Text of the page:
Projected in: No. 39 Emiliano Grillo, No. 65 Fabian Gomez

Grillo won the Frys.com Open last fall and Gomez the FedEx St. Jude last season. Next in line for Argentina? Two-time major champion Angel Cabrera at No. 305.


Projected in: No. 40 Kiradech Aphibarnrat, No. 45 Thongchai Jaidee

Odd man out: Prayad Marksaeng

Aphibarnrat won twice on the European Tour last year. Jaidee has 16 career wins spread across the European and Asian tours and represented Thailand at the Presidents Cup last fall.

New Zealand

Projected in: No. 42 Danny Lee, No. 169 Ryan Fox

Odd man out: No. 271 Josh Geary

Lee has a victory, a runner-up, a third and six more top-10s in the last two PGA Tour seasons. Fox is a three-time winner on the Challenge and Australasia tours.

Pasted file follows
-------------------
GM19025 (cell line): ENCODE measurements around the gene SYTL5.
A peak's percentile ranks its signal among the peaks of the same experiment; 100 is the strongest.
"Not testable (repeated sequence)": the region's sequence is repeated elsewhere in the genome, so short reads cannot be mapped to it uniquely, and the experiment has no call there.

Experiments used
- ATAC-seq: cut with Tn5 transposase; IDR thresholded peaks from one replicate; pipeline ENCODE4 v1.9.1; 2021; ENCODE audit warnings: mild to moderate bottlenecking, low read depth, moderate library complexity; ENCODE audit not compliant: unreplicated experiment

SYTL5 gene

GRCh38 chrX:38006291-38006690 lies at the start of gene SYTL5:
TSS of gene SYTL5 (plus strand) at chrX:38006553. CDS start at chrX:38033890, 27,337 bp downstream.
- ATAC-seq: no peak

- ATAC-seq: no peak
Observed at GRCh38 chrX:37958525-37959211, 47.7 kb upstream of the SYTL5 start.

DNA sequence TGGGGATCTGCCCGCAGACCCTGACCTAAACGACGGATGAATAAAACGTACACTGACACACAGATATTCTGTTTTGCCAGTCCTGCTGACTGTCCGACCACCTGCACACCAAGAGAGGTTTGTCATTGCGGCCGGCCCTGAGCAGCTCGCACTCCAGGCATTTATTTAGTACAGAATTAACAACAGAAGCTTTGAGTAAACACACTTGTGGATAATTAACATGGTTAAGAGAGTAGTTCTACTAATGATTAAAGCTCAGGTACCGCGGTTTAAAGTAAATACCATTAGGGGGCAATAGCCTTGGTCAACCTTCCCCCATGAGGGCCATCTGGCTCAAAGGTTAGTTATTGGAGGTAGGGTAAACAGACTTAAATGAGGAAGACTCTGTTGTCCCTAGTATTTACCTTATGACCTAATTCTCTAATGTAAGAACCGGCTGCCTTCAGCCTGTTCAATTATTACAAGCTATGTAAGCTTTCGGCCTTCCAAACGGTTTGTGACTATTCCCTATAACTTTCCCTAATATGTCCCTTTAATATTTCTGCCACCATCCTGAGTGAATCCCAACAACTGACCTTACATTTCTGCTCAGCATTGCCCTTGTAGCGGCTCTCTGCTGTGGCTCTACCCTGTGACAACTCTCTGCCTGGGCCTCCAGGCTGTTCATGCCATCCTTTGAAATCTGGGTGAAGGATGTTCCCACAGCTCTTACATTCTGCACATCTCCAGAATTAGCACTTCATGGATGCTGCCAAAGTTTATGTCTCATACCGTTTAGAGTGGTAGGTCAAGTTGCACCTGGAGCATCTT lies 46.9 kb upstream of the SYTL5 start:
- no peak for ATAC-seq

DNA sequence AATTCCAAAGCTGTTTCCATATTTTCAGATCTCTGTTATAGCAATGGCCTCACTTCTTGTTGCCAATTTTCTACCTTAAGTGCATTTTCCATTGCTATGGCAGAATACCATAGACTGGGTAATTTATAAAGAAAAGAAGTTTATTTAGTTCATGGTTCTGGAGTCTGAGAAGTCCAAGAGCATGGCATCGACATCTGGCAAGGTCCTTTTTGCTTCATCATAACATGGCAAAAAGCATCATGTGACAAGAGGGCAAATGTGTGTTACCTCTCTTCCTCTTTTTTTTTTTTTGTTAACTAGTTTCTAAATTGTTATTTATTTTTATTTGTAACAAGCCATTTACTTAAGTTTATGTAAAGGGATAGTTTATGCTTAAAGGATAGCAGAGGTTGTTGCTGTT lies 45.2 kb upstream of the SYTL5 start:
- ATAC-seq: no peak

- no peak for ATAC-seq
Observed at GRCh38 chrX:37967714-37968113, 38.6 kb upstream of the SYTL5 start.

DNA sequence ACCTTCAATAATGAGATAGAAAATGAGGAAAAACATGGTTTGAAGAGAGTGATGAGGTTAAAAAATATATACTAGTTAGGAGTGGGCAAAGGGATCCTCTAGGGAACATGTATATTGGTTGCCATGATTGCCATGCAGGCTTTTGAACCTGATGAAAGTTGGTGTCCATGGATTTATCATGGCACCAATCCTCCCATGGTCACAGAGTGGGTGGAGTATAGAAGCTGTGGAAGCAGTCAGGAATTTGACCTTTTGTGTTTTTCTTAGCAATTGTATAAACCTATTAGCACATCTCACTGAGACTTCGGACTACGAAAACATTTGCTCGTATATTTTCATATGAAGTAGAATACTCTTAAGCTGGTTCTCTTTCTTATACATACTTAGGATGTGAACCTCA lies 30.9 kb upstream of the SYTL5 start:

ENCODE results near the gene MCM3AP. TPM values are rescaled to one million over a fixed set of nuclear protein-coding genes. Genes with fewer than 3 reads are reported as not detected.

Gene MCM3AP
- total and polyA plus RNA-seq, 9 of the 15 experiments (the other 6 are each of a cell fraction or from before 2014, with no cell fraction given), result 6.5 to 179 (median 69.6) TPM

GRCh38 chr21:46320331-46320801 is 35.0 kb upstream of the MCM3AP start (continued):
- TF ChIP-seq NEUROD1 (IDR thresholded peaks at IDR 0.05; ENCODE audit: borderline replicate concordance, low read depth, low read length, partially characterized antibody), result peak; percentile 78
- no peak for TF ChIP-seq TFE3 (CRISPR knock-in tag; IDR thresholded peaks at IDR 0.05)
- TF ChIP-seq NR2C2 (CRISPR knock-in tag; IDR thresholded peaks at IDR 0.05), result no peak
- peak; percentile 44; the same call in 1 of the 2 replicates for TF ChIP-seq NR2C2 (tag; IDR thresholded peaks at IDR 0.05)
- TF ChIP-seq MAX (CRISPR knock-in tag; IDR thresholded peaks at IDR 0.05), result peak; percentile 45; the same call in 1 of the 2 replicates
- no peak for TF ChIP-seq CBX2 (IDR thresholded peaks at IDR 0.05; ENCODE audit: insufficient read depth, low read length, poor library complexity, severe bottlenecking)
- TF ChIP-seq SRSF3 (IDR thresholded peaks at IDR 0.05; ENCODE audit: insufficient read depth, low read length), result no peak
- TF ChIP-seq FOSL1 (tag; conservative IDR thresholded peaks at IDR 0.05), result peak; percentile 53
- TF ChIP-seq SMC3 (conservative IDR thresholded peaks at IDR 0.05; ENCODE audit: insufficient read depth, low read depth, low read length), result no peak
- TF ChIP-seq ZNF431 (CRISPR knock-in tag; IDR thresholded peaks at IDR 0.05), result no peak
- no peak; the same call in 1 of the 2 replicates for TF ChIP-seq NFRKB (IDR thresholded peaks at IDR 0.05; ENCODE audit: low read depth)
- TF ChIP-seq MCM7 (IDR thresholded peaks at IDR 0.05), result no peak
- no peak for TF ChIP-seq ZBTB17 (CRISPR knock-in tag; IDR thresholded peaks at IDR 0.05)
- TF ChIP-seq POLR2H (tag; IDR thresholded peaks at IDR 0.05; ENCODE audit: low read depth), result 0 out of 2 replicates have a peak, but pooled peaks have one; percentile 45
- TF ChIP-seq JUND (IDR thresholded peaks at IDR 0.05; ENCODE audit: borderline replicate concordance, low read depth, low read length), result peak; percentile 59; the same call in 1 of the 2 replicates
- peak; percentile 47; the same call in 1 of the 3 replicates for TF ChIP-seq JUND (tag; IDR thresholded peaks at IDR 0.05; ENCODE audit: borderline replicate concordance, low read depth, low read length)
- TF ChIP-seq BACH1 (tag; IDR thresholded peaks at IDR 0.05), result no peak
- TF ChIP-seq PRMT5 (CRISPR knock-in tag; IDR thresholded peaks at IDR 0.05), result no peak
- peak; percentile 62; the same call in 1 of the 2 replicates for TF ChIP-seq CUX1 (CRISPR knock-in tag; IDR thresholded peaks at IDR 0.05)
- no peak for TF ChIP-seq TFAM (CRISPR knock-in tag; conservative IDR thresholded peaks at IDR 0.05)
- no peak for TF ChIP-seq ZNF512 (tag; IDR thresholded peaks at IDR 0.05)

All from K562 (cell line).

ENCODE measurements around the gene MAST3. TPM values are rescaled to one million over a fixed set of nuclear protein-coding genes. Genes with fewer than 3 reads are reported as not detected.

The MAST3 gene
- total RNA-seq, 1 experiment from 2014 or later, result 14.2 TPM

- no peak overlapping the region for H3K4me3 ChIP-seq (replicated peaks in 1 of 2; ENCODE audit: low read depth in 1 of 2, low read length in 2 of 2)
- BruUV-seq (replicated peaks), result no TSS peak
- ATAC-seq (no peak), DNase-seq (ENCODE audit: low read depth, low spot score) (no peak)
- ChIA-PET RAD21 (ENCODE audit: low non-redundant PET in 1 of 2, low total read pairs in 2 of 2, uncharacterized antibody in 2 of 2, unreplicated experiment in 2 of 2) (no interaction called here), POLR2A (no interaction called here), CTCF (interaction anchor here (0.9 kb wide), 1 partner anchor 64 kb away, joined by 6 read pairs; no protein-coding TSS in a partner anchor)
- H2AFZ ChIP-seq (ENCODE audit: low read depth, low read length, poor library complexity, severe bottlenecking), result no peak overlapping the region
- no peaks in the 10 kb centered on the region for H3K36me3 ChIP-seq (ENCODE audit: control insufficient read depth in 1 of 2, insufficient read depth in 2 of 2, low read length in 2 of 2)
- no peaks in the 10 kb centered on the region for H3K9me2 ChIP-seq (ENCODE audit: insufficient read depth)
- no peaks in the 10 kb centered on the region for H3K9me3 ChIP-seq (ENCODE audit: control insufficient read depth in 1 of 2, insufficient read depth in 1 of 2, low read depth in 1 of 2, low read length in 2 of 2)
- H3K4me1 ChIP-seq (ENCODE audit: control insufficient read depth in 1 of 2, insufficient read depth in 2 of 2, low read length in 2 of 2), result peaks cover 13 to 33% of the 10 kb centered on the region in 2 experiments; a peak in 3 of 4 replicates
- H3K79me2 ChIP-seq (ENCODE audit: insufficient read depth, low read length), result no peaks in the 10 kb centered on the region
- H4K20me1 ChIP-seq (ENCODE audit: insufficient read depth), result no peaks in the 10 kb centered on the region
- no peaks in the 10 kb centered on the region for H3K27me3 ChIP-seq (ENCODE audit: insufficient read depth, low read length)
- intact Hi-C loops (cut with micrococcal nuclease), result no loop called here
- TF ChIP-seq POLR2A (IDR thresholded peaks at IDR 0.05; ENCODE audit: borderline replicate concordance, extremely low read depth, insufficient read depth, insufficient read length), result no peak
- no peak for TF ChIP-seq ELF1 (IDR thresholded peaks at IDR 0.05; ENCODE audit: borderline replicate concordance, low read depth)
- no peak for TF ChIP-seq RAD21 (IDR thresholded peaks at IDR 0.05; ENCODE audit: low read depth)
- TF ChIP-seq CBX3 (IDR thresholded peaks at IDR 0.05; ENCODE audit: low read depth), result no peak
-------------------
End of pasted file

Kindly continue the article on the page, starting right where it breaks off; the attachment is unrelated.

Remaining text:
Projected in: No. 43 Bernd Wiesberger

The first country on the list with only one representative, Wiesberger won the French Open last summer and was in the weekend mix at the PGA Championship at Valhalla in 2014.


Projected in: No. 52 Victor Dubuisson, No. 100 Alexander Levy

Odd man out: No. 147 Gregory Bourdy

Dubuisson had a breakout year in 2014, finishing runner-up at the WGC-Match Play and making the Ryder Cup. After a difficult 2015, he re-emerged in November, winning his second Turkish Airlines Open. Levy won twice on the European Tour in 2014.


Projected in: No. 53 Anirban Lahiri, No. 160 S.S.P. Chawrasia

Lahiri won twice on the European Tour last year, won the Long Drive Contest at the PGA Championship and represented India at the Presidents Cup. Chawrasia won his third Euro title this March at the Hero Indian Open, beating the defending champ Lahiri in a playoff.


Projected in: No. 55 Martin Kaymer, No. 145 Alex Cejka

Odd man out: No. 190 Marcel Siem